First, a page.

The accident pilots and the DZ’s chief pilot told the investigator that they had briefed the formation before the flight, including the run-in course and the breakoff, loss-of-contact and lost-wingman procedures. Significantly, all three had a different definition of what constitutes the correct trail position. The lead pilot thought trail should be 20 to 30 feet behind and lower than the lead, on a 45-degree angle. The trail pilot said he actually tried to fly the trail position one to two aircraft lengths behind the lead but at the same altitude. The italics are mine for a reason. USPA’s guidelines on formation flight (available at suggest that the best way to reliably separate airplanes is vertically. On-level formations invite loss of visual contact because the lead can momentarily descend, the trail can climb just a few feet or the trail can overrun the lead. Any of these combinations can cause the trail pilot to lose sight of the lead if the aircraft’s nose, door or other structure blocks the view at a moment when the closure rate may be high. And judging by the video, that’s exactly what happened.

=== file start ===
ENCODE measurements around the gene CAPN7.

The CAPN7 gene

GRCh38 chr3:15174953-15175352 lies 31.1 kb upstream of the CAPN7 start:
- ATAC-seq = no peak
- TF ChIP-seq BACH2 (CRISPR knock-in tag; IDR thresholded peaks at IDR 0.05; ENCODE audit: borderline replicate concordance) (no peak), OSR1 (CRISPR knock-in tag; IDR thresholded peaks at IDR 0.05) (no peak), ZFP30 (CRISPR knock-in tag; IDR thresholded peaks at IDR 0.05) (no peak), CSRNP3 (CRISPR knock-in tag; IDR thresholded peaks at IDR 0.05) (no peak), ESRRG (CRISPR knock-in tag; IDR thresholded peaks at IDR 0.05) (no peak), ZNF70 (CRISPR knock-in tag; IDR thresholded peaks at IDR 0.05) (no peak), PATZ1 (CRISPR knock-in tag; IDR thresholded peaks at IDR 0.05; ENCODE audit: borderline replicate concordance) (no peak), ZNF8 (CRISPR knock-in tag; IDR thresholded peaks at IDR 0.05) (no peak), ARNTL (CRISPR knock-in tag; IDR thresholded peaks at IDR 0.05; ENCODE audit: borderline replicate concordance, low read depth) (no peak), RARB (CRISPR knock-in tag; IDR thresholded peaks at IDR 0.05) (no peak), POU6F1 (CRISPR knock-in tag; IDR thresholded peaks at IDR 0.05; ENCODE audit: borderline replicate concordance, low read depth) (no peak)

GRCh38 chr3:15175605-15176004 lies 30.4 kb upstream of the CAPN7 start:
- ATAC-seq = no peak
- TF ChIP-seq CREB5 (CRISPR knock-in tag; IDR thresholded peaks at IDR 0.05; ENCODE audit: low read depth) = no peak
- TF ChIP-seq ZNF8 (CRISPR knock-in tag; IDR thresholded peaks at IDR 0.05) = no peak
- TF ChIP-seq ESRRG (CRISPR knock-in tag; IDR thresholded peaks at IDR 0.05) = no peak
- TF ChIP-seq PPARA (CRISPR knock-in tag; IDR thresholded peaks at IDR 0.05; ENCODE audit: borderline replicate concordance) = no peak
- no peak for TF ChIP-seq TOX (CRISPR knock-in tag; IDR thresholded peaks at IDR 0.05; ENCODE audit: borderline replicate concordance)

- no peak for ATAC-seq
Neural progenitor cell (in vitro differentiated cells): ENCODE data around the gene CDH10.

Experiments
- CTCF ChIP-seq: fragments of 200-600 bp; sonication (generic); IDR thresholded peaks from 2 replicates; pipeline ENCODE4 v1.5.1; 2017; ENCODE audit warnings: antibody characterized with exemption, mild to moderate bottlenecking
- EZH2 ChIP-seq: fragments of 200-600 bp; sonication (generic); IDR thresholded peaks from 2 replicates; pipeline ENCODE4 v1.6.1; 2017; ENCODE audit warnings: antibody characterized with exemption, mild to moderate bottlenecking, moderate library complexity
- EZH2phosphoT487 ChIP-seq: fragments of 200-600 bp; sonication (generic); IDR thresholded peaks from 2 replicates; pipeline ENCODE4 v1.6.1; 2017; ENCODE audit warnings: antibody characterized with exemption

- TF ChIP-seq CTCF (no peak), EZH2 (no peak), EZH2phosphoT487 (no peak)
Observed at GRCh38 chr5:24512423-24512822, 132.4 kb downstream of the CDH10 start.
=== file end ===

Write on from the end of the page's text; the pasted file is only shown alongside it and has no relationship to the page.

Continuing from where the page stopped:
Experienced formation pilots sometimes say they want “a windshield full of airplane” when closing on a lead from the trail position. An on-level formation complicates the ability to judge closure rate and provides no safety valve against a slight overshoot that 30 feet of vertical separation will guarantee.

When Skydive Superior provided its views on the NTSB’s report, DZO Gary Androsky said that the organization wanted to put the accident behind it, something that has proven difficult. “We accept the findings, but we don’t agree that there wasn’t sufficient training. We thought there was,” Androsky said. “It was a teachable moment. We’re happy where we are now, and we’re moving on,” he added.